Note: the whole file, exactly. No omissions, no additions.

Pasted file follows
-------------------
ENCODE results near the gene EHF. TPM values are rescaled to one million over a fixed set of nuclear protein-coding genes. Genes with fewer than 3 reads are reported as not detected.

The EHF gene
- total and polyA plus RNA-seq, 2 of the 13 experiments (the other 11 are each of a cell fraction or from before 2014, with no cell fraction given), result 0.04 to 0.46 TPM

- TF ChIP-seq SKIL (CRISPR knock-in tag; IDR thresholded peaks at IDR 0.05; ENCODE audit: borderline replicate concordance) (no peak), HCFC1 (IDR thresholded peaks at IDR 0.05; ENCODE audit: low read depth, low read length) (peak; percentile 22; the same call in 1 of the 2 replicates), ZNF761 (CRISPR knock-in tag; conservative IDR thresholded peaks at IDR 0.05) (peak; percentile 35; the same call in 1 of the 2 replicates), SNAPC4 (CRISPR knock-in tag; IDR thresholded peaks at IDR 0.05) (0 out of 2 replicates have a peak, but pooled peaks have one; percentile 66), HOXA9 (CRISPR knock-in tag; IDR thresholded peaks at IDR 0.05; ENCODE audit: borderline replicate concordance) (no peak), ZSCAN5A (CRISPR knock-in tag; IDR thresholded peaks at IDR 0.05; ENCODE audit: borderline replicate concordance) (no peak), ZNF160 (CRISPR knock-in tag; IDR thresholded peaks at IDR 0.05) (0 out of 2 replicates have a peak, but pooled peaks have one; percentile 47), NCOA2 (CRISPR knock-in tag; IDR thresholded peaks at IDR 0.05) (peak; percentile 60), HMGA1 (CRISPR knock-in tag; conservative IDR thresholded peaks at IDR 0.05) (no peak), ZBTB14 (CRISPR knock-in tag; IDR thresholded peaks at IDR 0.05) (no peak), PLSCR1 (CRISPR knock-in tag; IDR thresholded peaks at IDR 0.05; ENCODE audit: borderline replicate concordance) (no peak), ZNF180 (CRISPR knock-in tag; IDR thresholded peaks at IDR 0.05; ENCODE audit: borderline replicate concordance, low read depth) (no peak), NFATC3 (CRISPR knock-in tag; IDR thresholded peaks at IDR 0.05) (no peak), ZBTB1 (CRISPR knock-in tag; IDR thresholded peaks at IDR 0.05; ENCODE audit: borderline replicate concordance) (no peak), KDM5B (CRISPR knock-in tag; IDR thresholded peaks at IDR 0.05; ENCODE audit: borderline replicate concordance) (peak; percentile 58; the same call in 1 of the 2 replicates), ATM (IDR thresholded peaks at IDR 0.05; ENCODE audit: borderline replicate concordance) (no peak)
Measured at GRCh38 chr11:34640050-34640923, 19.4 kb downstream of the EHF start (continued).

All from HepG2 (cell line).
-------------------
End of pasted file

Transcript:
ENCODE results near the gene EHF. TPM values are rescaled to one million over a fixed set of nuclear protein-coding genes. Genes with fewer than 3 reads are reported as not detected.

The EHF gene
- total and polyA plus RNA-seq, 2 of the 13 experiments (the other 11 are each of a cell fraction or from before 2014, with no cell fraction given), result 0.04 to 0.46 TPM

- TF ChIP-seq SKIL (CRISPR knock-in tag; IDR thresholded peaks at IDR 0.05; ENCODE audit: borderline replicate concordance) (no peak), HCFC1 (IDR thresholded peaks at IDR 0.05; ENCODE audit: low read depth, low read length) (peak; percentile 22; the same call in 1 of the 2 replicates), ZNF761 (CRISPR knock-in tag; conservative IDR thresholded peaks at IDR 0.05) (peak; percentile 35; the same call in 1 of the 2 replicates), SNAPC4 (CRISPR knock-in tag; IDR thresholded peaks at IDR 0.05) (0 out of 2 replicates have a peak, but pooled peaks have one; percentile 66), HOXA9 (CRISPR knock-in tag; IDR thresholded peaks at IDR 0.05; ENCODE audit: borderline replicate concordance) (no peak), ZSCAN5A (CRISPR knock-in tag; IDR thresholded peaks at IDR 0.05; ENCODE audit: borderline replicate concordance) (no peak), ZNF160 (CRISPR knock-in tag; IDR thresholded peaks at IDR 0.05) (0 out of 2 replicates have a peak, but pooled peaks have one; percentile 47), NCOA2 (CRISPR knock-in tag; IDR thresholded peaks at IDR 0.05) (peak; percentile 60), HMGA1 (CRISPR knock-in tag; conservative IDR thresholded peaks at IDR 0.05) (no peak), ZBTB14 (CRISPR knock-in tag; IDR thresholded peaks at IDR 0.05) (no peak), PLSCR1 (CRISPR knock-in tag; IDR thresholded peaks at IDR 0.05; ENCODE audit: borderline replicate concordance) (no peak), ZNF180 (CRISPR knock-in tag; IDR thresholded peaks at IDR 0.05; ENCODE audit: borderline replicate concordance, low read depth) (no peak), NFATC3 (CRISPR knock-in tag; IDR thresholded peaks at IDR 0.05) (no peak), ZBTB1 (CRISPR knock-in tag; IDR thresholded peaks at IDR 0.05; ENCODE audit: borderline replicate concordance) (no peak), KDM5B (CRISPR knock-in tag; IDR thresholded peaks at IDR 0.05; ENCODE audit: borderline replicate concordance) (peak; percentile 58; the same call in 1 of the 2 replicates), ATM (IDR thresholded peaks at IDR 0.05; ENCODE audit: borderline replicate concordance) (no peak)
Measured at GRCh38 chr11:34640050-34640923, 19.4 kb downstream of the EHF start (continued).

All from HepG2 (cell line).